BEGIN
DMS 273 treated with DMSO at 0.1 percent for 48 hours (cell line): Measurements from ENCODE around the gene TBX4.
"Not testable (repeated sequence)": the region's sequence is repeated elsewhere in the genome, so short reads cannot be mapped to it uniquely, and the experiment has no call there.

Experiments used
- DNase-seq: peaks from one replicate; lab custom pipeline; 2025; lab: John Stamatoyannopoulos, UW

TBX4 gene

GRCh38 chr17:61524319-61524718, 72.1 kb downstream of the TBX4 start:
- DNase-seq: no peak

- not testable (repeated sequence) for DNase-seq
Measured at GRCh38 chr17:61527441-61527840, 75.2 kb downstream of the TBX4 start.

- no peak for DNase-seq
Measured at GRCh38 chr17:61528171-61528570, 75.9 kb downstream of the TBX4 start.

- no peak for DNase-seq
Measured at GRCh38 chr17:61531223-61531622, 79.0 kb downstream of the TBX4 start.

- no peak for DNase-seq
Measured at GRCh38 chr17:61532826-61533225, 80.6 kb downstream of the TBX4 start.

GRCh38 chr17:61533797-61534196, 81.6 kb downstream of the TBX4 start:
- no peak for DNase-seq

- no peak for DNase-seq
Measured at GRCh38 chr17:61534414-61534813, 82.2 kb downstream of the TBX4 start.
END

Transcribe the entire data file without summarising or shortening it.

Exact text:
DMS 273 treated with DMSO at 0.1 percent for 48 hours (cell line): Measurements from ENCODE around the gene TBX4.
"Not testable (repeated sequence)": the region's sequence is repeated elsewhere in the genome, so short reads cannot be mapped to it uniquely, and the experiment has no call there.

Experiments used
- DNase-seq: peaks from one replicate; lab custom pipeline; 2025; lab: John Stamatoyannopoulos, UW

TBX4 gene

GRCh38 chr17:61524319-61524718, 72.1 kb downstream of the TBX4 start:
- DNase-seq: no peak

- not testable (repeated sequence) for DNase-seq
Measured at GRCh38 chr17:61527441-61527840, 75.2 kb downstream of the TBX4 start.

- no peak for DNase-seq
Measured at GRCh38 chr17:61528171-61528570, 75.9 kb downstream of the TBX4 start.

- no peak for DNase-seq
Measured at GRCh38 chr17:61531223-61531622, 79.0 kb downstream of the TBX4 start.

- no peak for DNase-seq
Measured at GRCh38 chr17:61532826-61533225, 80.6 kb downstream of the TBX4 start.

GRCh38 chr17:61533797-61534196, 81.6 kb downstream of the TBX4 start:
- no peak for DNase-seq

- no peak for DNase-seq
Measured at GRCh38 chr17:61534414-61534813, 82.2 kb downstream of the TBX4 start.